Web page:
BELLINGHAM — Getting the needed two-thirds majority vote, Special Town Meeting voters last week approved a Proposition 2-1/2 override that will raise taxes in order to pay for a $15.4 million water treatment project.
Article 16 of the 23-article warrant asked voters to finance the project to construct water mains and a water treatment plant, as well as modify existing treatment and pumping systems to treat the town's drinking water through disinfection and reduce iron and manganese in tap water. The project will also ensure the town's wells meet state groundwater guidelines.
With the debt exclusion now aproved, taxes will increase for the next 20-plus years, starting in 2014. The tax increase will be $26.75 in fiscal 2014 and 2015; $102.75 in fiscal 2016; and $102.75 every year after that until 2036.
The Department of Public Works outlined the water treatment project in a 138-page report submitted to selectmen last month. Wright-Pierce, an engineering firm hired by the town to study available water sources and research possible treatment methods, recomended that the town update its current treatment options by modifying the existing water treatment plant on Hartford Road and building a second on Wrentham Road.
The Department for Public Works was scheduled to have a pilot study for the project completed and sent in to the state by this weekend.
Special Town Meeting voters also approved Article 8, which asked voters to adopt a general bylaw that would require residents to present a photo ID, including a driver’s license, state ID card or passport, before voting at Town Meeting and at local elections. The article as written stipulates that residents present a photo ID, including a driver’s license, state ID card or passport, but the Board of Selectmen ammended the article on the Town Meeting floor to strike the photo requirement and add to the language other accepted forms of identification such as bills, library cards, credit cards, debit cards, rental contracts, or tax statements. The proposal must still be approved by the state Attorney General's Office.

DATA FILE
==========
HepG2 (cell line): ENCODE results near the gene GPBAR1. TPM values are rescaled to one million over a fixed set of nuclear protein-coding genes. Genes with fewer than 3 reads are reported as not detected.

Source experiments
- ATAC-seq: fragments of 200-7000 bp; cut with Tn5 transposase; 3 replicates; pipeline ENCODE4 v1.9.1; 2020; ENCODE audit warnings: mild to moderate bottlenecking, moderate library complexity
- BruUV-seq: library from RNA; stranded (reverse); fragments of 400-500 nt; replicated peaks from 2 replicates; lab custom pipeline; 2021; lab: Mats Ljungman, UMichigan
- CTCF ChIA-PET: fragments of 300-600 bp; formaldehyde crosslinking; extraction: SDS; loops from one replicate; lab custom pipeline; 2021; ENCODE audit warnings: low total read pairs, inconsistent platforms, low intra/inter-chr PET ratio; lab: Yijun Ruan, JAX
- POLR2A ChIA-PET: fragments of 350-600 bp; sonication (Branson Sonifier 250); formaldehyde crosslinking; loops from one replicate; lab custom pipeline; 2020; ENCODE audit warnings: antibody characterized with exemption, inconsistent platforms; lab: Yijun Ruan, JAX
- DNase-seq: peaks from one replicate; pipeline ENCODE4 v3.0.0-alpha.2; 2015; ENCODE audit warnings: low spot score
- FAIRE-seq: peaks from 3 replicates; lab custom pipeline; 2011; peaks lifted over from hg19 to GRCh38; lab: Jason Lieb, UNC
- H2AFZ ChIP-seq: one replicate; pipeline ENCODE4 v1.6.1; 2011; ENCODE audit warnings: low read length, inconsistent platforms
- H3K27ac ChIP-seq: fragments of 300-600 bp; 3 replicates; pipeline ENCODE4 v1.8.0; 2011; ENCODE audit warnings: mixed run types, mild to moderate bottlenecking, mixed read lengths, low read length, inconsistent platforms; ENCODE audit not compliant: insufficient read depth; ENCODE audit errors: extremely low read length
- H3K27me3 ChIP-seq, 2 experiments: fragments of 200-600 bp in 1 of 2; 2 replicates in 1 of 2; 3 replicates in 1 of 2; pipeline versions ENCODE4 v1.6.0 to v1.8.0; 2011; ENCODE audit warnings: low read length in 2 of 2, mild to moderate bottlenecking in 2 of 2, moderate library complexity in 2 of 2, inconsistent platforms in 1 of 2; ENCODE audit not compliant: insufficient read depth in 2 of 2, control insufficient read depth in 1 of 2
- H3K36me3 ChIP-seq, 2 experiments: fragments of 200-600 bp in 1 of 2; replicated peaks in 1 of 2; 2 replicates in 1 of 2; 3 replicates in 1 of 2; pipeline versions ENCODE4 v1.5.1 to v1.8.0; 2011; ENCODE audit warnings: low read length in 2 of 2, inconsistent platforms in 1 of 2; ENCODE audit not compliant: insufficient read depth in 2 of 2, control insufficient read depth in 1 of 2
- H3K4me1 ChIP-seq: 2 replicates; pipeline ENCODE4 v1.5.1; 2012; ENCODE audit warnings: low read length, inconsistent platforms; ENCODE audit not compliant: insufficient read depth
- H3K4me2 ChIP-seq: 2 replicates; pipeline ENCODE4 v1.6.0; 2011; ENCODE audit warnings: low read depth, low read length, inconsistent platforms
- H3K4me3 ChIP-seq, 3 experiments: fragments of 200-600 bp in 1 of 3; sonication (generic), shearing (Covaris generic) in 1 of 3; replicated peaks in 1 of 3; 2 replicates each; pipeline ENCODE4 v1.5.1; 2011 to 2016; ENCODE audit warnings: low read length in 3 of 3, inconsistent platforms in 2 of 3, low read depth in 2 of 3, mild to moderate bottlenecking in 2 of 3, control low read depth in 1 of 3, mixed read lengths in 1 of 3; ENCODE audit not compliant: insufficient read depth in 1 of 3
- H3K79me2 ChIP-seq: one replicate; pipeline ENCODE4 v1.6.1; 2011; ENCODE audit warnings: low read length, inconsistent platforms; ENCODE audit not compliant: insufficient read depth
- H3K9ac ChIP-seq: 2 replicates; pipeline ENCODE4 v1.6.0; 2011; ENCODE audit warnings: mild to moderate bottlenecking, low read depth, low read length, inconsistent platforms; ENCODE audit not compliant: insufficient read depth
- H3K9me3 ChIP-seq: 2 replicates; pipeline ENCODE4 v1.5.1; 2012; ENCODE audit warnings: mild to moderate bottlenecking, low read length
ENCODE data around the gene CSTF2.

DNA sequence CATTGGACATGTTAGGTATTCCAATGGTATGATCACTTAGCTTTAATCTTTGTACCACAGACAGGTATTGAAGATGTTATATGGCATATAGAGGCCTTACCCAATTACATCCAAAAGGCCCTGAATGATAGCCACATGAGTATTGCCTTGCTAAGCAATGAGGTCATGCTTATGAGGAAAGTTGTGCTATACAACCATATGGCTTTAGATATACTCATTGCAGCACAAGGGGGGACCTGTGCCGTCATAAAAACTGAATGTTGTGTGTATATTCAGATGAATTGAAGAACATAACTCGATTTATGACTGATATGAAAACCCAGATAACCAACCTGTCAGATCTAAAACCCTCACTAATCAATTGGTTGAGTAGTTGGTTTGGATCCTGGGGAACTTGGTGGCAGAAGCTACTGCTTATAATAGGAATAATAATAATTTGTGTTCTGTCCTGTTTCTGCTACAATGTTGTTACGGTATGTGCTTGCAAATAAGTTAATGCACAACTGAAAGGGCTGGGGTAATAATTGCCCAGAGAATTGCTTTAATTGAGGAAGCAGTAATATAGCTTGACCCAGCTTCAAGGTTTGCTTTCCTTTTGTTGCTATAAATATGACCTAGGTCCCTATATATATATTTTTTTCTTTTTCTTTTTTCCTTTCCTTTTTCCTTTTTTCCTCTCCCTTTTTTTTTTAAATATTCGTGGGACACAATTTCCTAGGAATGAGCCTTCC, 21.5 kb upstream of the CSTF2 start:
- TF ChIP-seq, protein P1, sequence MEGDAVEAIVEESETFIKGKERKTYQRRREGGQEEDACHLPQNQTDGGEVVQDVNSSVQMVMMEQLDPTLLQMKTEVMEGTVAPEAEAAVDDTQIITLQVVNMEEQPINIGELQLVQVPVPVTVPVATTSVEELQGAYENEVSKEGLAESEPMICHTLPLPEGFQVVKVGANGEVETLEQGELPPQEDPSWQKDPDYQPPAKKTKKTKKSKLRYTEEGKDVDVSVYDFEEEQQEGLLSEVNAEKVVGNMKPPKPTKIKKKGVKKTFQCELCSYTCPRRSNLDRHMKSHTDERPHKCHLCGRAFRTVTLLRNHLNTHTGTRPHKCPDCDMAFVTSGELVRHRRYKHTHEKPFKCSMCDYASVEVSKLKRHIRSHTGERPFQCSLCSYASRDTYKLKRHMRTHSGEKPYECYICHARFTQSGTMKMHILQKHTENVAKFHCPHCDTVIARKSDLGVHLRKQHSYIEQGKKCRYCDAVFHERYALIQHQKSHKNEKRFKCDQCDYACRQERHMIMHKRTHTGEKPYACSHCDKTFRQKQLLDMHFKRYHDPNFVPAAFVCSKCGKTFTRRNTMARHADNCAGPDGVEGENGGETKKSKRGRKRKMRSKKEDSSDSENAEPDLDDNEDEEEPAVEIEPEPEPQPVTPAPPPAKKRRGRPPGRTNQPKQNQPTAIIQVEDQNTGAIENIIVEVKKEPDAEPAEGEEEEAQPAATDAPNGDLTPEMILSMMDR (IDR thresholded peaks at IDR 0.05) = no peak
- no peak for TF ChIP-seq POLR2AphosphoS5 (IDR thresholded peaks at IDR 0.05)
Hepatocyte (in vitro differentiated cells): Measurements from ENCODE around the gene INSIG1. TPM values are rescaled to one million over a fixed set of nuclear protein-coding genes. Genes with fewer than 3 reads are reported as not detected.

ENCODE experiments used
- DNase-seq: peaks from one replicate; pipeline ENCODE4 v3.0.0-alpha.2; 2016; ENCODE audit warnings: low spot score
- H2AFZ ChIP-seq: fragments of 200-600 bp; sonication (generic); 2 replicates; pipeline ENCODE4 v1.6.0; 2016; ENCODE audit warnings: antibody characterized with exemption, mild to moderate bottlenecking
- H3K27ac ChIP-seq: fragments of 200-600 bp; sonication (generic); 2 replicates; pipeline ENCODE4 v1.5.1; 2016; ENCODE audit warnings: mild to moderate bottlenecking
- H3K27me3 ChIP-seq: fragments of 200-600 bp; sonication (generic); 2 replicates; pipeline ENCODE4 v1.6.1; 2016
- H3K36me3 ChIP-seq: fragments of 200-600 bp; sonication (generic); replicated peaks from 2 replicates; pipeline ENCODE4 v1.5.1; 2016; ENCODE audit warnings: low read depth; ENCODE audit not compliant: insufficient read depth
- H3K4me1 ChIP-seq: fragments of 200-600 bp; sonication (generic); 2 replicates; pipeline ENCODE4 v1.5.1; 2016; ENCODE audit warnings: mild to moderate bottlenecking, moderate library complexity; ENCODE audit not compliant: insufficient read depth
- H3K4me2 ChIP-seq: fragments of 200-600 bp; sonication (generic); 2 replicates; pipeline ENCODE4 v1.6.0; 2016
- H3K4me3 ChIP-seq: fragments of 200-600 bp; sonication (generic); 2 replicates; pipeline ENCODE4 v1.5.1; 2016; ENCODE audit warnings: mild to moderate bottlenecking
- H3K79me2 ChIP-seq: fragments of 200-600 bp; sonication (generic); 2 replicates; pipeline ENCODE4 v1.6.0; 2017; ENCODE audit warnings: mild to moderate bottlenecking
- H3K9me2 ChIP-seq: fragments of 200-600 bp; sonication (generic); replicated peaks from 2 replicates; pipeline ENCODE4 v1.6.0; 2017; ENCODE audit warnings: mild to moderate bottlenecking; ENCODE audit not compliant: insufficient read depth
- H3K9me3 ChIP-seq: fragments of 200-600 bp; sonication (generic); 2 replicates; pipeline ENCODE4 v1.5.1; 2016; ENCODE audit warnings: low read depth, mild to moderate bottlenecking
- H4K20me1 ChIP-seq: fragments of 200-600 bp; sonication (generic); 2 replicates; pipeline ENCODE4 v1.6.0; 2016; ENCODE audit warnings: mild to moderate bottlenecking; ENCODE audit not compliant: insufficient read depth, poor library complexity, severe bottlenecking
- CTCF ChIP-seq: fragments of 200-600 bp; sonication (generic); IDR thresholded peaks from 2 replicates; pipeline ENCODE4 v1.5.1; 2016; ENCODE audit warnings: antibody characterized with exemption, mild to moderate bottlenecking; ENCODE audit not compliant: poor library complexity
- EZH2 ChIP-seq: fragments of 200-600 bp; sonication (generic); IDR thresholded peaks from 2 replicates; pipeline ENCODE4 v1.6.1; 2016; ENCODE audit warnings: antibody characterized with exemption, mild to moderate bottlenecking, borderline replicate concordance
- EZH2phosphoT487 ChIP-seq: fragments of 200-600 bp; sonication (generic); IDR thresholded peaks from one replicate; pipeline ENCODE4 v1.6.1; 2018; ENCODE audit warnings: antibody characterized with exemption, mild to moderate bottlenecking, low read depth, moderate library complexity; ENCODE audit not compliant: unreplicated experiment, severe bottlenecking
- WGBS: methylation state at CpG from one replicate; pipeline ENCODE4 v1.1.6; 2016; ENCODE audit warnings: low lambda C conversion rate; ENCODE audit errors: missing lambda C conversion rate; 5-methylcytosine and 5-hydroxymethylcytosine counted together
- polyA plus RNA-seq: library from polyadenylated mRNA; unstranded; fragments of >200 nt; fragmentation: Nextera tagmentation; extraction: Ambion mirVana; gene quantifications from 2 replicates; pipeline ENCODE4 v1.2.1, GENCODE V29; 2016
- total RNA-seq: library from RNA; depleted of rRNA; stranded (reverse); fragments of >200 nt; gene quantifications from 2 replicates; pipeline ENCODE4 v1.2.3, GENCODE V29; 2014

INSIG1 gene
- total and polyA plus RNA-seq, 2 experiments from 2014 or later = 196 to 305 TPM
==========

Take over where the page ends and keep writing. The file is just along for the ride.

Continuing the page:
Voters also approved petition-submitted Article 7, to raise and appropriate a sum of money for the purpose of financing the reconstruction — complete with artificial turf — of the high school athletic field, along with repairs and reconstruction to the track in conjunction with the field project.
The project will cost roughly $1,355,000. When financed over 10 years, the town's annual cost would come to $162,000, which can be paid back using the revenue the town will receive from the recently passed town meals tax.
There were also several articles submitted by the Department of Public Works that were approved, including Article 14, which asked voters to approve financing the first phase of the Lake Hiawatha sewer project.
The funding will pay for the design and construction of gravity sewers, force main sewers, and a pumping station to connect the existing sewer in Hampton Court with a proposed sewer pumping station near Lakeshore Drive. The project would also include sewer construction along South Main Street in the area between Chestnut Street and Scott Hill Boulevard as well as off-road sewer construction.